Travel used to terrify me. Getting lost. Being broken down on some dark, secluded road. Missing flights, stranded in a strange city. Muggings. Plane crashes. All manners of horrific incidents (like limb loss) occurring somewhere no one speaks English. These were the bars of my gilded phobic cage. I was content to never travel far beyond the safe and familiar confines of my own state.
When the man who now refers to himself as my husband first entered my life, one of the many gifts he brought with him to our relationship was a passion for travel. Over the years, he gradually and somewhat forcefully pried me out of my cozy little cage. Among the many challenges we endured: innumerable heated squabbles, lost hotel reservations, fevered races through airports, and one particularly insane bum in a D.C. McDonald’s. All in the name of ridding me of my irrational fear of the open road.
Despite these hurdles, I am proud to say I contracted a hearty case of wanderlust. I learned to love the possibilities of an unknown city. I became passionate about trying new cuisine and supporting quirky local shops and artists. My role on road trips has become that of head navigatrix , and nobody best question my map-reading skills. Unearthed was my dormant talent for successfully charting the labyrinthine waters of major metropolitan subway systems.
I’m not completely cured of my phobia. My chest still tightens at the thought of rushing up to an empty gate, having just missed the last boarding call by moments. I’m terrified of losing my luggage and have been known on more than one occasion to cram my carry-on bag with a week’s worth of socks and underwear. But I’ve gotten over the worst of my fears, culminating in a trip to
Despite my experiences, even solo jaunts across the country, I hadn’t yet conquered staying in a hotel by myself. I have a girlfriend from college who spent months gallivanting across Europe and
In the fall of 2005, I finally had the opportunity to vanquish that residual fear on a business trip to New Glasgow, Nova Scotia. (Call centers!) I was also almost seven months pregnant. Thanks to the fabulous combination of a lengthy layover in
The second evening, with a tasty local meal in my belly and the heavy cloak of a long day about my shoulders, I returned to my hotel room. Slightly envious of some of my coworkers who were out enjoying drinks and what I would later learn were some pretty nutty adventures for a little Canadian ‘burg, I settled into an exciting night of being pregnant and watching television. After a chat with the Mister, I sat on my bed steeling myself against those hysteria-inducing images of masked men bursting into my room or of a naked spectral woman in my bathtub. But these waking nightmares never came.
Because I wasn’t alone. Floating and bobbing in the dark, warm confines of my womb was that lumpy little creation who now calls me Mommy. And it was his presence within me that made me feel safe and protected. He chased away the stench of loneliness that was at the core of my fears with just a few jabs to my lower abdomen. It’s a ridiculous logic, a sentimental rationale born of the same goofy reasoning that also birthed the notion that the presence of my two cats in bed with me is better protection when my husband is out of town than my handgun in the nightstand.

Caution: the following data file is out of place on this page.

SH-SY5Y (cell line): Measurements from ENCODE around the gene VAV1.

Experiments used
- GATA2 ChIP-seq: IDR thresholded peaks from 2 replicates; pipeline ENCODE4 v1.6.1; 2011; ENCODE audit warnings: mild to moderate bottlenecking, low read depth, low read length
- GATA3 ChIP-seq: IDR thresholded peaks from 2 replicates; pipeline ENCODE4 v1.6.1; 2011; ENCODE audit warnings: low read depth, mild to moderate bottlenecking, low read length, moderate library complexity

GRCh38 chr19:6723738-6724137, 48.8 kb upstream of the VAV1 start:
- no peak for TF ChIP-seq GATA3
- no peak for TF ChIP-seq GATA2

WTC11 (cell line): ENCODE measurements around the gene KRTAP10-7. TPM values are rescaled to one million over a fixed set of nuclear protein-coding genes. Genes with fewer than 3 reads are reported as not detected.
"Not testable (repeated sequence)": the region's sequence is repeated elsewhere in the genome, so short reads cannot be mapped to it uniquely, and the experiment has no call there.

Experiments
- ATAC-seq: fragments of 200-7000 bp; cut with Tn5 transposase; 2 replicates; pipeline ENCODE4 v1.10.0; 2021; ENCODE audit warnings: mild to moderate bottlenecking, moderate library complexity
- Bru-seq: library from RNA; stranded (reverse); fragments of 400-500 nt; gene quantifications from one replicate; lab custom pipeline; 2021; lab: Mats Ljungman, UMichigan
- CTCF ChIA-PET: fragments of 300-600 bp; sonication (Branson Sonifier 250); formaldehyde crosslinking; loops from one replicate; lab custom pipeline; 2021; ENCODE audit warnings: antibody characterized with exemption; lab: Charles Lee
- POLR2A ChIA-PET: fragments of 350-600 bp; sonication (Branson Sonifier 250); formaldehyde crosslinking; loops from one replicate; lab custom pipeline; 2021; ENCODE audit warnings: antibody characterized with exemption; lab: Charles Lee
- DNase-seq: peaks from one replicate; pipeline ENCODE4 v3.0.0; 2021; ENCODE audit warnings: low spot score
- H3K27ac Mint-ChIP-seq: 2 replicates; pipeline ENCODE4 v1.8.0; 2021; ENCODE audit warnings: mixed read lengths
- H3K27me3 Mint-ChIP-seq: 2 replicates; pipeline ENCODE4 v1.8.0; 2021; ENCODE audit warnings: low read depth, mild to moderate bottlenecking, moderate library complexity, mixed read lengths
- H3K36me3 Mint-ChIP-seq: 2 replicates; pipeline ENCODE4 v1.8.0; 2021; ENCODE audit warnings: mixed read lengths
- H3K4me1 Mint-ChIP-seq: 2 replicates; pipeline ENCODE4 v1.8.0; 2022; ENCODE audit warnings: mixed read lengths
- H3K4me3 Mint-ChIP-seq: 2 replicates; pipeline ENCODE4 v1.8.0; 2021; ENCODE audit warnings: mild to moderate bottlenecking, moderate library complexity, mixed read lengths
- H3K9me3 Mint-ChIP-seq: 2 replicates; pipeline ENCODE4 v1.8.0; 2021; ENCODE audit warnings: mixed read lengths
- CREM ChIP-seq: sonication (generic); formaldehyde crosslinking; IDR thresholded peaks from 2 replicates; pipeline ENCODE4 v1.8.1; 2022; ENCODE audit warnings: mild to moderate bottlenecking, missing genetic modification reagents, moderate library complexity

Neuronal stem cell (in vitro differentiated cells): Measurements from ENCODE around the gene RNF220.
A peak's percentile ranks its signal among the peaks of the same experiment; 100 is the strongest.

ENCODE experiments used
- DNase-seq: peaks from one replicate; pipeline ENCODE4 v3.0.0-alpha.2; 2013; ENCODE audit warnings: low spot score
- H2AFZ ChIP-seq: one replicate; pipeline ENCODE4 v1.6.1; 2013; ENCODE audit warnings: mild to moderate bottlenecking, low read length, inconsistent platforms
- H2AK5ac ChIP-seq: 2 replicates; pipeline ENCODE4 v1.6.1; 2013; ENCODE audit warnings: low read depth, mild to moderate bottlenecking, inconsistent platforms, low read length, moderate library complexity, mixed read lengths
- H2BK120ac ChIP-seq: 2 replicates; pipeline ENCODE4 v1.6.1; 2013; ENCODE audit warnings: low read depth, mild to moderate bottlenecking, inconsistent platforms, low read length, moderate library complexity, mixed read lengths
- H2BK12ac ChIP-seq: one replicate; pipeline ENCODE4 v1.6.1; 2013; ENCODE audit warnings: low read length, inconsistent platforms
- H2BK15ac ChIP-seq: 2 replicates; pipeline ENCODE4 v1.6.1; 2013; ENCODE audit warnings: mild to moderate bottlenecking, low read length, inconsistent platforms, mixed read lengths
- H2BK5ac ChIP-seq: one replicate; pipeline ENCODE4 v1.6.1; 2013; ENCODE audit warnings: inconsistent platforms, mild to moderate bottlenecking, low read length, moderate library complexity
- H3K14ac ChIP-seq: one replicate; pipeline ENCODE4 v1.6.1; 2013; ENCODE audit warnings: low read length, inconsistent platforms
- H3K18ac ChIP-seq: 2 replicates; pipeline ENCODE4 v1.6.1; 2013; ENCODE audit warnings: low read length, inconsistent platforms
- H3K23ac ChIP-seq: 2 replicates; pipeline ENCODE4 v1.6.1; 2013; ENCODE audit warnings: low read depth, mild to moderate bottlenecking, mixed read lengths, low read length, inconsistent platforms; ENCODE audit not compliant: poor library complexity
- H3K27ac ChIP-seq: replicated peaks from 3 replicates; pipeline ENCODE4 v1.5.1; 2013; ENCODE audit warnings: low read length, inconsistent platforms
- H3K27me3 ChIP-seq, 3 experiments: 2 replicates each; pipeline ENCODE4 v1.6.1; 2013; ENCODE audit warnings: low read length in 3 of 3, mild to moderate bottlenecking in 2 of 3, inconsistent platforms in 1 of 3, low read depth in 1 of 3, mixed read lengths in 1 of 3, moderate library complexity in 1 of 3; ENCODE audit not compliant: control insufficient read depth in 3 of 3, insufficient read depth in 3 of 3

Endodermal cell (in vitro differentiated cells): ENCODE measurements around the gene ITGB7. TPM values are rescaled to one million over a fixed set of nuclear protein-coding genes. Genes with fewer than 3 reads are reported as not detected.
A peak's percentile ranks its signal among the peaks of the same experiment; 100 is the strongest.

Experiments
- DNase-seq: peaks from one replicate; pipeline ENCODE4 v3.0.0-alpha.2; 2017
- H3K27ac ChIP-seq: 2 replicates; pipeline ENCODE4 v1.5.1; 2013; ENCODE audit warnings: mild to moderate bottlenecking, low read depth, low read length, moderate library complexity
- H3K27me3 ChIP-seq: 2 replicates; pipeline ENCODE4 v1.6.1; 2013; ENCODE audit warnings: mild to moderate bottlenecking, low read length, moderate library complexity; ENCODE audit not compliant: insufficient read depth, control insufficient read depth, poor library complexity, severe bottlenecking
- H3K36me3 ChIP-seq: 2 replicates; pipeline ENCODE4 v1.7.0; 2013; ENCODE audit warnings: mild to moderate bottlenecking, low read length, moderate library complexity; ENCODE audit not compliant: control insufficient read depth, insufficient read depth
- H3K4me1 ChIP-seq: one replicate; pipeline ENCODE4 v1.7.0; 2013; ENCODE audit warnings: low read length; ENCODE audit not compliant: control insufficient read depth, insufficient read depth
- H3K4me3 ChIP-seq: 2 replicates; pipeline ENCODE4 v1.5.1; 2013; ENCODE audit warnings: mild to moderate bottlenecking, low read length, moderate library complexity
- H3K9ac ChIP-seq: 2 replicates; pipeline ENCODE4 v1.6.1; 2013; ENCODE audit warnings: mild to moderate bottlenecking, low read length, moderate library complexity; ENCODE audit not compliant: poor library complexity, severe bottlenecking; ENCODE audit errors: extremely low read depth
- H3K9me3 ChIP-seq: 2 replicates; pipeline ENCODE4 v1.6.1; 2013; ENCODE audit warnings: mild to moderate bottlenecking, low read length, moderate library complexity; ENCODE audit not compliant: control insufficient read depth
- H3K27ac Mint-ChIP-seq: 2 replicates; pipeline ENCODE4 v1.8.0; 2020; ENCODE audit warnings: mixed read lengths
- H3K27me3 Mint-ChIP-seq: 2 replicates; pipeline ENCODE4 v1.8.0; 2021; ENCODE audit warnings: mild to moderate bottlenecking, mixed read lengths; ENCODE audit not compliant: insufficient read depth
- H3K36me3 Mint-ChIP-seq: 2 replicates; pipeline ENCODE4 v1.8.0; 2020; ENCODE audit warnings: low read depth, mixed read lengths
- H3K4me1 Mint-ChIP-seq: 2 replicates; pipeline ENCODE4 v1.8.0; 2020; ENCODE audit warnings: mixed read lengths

I spent those nights on my trip comforted by the growing pea in my pod, chatting with him about how I spent my day and how excited I was about the prospect of some day soon giving him the white souvenir bear that laid on the pillow next to me. In the mornings, I wished aloud that he could see the savory vision of the sunrise over those wooly, evergreen hills outside my window. Well, just past the parking lot outside my window.
This is the mystical motherhood that we often let slip our hearts when our children emerge post-uterus to become noisy, messy, contrary infants who then morph into noisy, messy, contrary toddlers; and then noisy, messy, contrary children; noisy, messy, contrary teenagers; finally breaking from these cocoons of sloppy contrariness to become retreads of our own messy adulthoods.
The mysticism of the unborn munchkin, how he shares with us in those nine months the food we eat and the air we breathe. How he lives suspended within our organs, tissues, and bones, surrounded by the noises of our own inner workings-the blood whooshing through veins, the gurgling of the stomach, the liquid booming of his mommy’s voice and laughter. It is this mysticism that makes us on our more contemplative occasions during gestation realize we are not alone. Our baby is with us, within us, and in a way, is us.
Sad moments sometimes slide into my heart when I think my son will never be that close to me again. I know that in our lifetime together our relationship will ebb and flow. The little boy who wraps his arms around me and gleefully pooches out his lips for a kiss will someday give me a cold, adolescent shoulder. Such is the mobius ring of parenthood, a fate you must accept the moment your kid takes that first gargled scream of life.
In a few years, my hope is that my son and I can relive our first journey together when he “illegally” crossed the northern borders and kept his mommy’s loneliness at bay. I’ll wait until he’s old enough that an airplane voyage isn’t a frightening affair, and notions of passports and foreign currency are fascinating and exotic to a his brain. Maybe we won’t go back to New Glasgow. But we will sleep in our own comfy Canadian hotel room, curled up together with that little gift shop bear tucked under his arm.
Someday we'll go round the world
I'll make the journey so sublime
I know you're not a travelin' girl.